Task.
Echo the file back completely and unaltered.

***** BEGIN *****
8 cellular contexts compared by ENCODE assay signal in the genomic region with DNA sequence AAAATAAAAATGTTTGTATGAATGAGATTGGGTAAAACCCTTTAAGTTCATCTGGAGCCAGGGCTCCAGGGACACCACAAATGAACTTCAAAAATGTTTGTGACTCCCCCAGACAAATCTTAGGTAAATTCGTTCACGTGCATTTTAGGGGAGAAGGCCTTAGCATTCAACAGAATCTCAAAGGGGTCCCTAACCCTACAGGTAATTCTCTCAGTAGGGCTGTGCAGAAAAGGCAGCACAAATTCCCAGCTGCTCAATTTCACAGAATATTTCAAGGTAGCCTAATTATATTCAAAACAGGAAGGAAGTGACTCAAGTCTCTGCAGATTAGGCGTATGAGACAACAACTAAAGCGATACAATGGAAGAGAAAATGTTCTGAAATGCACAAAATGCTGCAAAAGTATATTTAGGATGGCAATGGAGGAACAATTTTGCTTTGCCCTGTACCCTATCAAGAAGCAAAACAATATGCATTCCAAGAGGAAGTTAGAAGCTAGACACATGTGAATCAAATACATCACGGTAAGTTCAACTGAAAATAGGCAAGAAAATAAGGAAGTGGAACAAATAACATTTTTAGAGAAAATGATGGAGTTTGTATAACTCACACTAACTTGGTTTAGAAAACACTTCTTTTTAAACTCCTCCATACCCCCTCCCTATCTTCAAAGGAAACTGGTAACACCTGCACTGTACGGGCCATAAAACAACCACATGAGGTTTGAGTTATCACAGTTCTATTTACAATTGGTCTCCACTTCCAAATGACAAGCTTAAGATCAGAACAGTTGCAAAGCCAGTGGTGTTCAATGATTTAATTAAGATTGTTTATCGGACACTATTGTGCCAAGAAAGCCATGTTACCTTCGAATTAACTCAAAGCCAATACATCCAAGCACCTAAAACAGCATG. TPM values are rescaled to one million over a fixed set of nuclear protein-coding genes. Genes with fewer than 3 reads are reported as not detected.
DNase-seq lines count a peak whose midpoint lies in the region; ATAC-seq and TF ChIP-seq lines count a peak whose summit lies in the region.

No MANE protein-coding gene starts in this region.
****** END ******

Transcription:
8 cellular contexts compared by ENCODE assay signal in the genomic region with DNA sequence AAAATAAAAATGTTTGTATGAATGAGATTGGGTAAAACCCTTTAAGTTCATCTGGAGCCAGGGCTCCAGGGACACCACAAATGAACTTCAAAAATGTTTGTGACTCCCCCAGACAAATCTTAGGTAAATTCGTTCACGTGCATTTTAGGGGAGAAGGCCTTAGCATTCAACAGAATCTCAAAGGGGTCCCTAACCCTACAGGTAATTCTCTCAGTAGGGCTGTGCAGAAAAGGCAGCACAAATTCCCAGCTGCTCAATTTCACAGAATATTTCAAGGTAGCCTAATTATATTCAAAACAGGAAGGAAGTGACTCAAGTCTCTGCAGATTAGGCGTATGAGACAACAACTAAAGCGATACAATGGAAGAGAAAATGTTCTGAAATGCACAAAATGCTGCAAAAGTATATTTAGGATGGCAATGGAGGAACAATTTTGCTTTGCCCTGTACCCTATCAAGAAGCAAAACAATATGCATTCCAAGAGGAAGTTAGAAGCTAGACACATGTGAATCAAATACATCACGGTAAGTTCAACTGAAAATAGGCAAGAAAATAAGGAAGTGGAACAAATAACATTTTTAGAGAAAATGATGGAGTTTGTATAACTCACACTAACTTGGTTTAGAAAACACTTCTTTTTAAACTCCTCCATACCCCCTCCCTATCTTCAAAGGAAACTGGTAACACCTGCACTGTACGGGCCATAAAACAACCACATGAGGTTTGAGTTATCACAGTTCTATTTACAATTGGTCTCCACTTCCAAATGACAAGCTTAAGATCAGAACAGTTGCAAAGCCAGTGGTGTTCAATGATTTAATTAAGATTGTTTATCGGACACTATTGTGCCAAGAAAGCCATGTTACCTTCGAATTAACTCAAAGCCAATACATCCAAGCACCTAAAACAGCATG. TPM values are rescaled to one million over a fixed set of nuclear protein-coding genes. Genes with fewer than 3 reads are reported as not detected.
DNase-seq lines count a peak whose midpoint lies in the region; ATAC-seq and TF ChIP-seq lines count a peak whose summit lies in the region.

No MANE protein-coding gene starts in this region.